In a hotel in Nanjing, relatives of survivors gathered in a conference room and railed at officials for not giving them new information. Three local government officials stood in front of the room trying to soothe the crowd.

“You’re not doing anything to help us!” shouted a man with a ponytail and a half-shaved head to the officials.

Several relatives sat slumped in chairs, while others cried, holding their heads in their hands.

Local reporters said they had received a notification from the authorities telling them not to go to the site of the disaster but to cover the news based on reports from state broadcaster CCTV and Xinhua news agency.

Such information control is common in China for major disasters, reflecting the stability-obsessed ruling Communist Party’s fears of any kind of unrest.

In a sign of official nervousness about how the disaster may play out, a government document carried by a local Hubei newspaper on its official microblog said that provincial authorities were rushing police to the scene to “ensure social stability”.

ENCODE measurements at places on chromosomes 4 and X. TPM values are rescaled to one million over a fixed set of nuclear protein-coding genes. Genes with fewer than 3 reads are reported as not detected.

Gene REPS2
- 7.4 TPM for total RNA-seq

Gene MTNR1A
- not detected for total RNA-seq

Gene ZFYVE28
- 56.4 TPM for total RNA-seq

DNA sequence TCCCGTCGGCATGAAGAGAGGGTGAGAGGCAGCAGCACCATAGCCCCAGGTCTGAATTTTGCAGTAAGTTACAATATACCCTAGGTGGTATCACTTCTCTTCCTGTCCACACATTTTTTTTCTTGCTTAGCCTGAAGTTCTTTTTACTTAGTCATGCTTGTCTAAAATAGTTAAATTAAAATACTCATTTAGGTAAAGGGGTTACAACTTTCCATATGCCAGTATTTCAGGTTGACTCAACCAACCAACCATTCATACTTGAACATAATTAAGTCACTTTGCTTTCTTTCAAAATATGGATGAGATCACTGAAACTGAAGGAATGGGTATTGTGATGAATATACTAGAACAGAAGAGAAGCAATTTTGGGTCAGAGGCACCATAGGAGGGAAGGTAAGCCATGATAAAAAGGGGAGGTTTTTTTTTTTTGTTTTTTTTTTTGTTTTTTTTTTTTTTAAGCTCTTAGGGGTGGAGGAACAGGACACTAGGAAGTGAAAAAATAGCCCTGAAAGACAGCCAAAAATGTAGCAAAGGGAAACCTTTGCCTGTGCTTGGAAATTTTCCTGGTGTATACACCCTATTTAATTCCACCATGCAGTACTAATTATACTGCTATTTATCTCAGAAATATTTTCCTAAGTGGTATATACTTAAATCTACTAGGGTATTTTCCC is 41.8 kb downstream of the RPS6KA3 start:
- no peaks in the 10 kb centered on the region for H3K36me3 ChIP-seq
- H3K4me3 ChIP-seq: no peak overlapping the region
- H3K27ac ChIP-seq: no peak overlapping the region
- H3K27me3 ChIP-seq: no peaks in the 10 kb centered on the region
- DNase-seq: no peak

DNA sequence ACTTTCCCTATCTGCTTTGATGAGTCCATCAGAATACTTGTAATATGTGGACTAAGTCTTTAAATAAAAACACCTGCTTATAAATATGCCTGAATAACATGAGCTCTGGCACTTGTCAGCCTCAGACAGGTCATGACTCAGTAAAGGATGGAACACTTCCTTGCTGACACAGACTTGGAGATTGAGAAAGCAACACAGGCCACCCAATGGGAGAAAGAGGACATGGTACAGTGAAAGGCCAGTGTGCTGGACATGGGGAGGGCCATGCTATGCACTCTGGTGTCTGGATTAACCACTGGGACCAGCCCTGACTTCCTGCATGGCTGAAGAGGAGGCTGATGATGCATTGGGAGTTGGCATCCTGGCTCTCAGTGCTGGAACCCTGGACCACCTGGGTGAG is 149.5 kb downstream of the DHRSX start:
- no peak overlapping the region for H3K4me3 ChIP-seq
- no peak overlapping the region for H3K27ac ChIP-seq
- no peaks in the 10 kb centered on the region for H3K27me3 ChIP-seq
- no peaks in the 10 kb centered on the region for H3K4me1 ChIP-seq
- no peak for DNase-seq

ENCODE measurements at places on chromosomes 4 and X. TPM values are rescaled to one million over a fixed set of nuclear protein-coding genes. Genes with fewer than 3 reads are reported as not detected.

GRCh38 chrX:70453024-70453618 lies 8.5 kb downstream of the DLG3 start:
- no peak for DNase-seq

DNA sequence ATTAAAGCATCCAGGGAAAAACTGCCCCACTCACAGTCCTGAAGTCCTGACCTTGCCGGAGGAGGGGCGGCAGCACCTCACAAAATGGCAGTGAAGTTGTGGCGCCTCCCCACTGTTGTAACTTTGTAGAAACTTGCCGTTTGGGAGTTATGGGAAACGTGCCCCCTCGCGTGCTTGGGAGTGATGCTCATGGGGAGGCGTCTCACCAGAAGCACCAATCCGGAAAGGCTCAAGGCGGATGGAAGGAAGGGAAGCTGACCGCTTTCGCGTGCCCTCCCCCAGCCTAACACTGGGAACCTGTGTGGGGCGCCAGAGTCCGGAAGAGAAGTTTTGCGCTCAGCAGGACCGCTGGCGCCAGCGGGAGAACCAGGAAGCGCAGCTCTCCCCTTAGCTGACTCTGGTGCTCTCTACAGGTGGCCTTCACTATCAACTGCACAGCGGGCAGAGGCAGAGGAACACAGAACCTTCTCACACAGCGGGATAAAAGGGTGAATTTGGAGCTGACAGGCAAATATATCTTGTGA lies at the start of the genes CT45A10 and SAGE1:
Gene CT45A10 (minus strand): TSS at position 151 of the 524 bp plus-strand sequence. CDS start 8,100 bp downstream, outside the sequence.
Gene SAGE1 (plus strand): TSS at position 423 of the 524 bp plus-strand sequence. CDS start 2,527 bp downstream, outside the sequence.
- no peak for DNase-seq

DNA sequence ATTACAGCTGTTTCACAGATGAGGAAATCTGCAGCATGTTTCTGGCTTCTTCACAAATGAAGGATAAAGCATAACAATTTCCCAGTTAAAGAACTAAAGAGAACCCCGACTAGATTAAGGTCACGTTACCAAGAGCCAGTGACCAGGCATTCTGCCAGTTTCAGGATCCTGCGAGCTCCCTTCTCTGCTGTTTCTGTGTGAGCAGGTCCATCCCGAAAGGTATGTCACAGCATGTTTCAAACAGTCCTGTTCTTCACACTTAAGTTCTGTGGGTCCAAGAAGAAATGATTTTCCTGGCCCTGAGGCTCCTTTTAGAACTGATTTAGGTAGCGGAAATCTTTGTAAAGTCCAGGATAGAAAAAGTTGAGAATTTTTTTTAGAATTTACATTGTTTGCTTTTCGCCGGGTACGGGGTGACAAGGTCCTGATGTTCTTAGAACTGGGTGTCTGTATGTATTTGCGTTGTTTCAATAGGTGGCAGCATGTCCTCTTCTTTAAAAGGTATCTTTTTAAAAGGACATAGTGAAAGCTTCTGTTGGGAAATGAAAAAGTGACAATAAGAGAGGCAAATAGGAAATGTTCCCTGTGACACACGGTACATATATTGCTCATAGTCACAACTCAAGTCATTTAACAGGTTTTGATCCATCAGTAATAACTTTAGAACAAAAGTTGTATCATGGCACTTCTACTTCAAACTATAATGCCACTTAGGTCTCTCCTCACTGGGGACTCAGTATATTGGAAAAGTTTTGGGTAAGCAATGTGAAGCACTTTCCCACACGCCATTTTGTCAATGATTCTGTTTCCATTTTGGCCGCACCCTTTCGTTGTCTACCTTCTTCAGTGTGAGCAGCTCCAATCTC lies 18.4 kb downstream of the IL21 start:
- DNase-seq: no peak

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Bonds seen as risk for shipping finance

As shipping companies return to bonds as a source of funding, legal experts have warned of the potential pitfalls of using this kind of financing.
“When companies need to restructure their finances, bondholders are not always in agreement , which can lead to a difficult situation,” said Marius
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Sunken Vessel May Damage China’s Safety Record

By Reuters 2015-06-02 08:59:16

The sinking of a cruise boat on China’s Yangtze River is likely to mar the country’s generally clean maritime safety record, which hasn’t suffered an incident of this magnitude since a passenger steamship blew up almost 70 years ago.

The Eastern Star, which was carrying 458 people, capsized in a storm late on Monday, state media said, with those on board ranging in age from three to more than 80. Six bodies have been found and over a dozen people rescued, but more than 430 are still unaccounted for.

The incident comes after China has beefed up maritime safety regulations in recent years, with authorities becoming even more stringent after last year’s South Korean ferry disaster that killed more than 300 people, industry insiders said.

“As compared to the large volumes of passengers transported in (China’s) coastal areas and inland waterways, I don’t think there exists a very serious problem with regards to safety,” said James Hu, a professor at Shanghai Maritime University.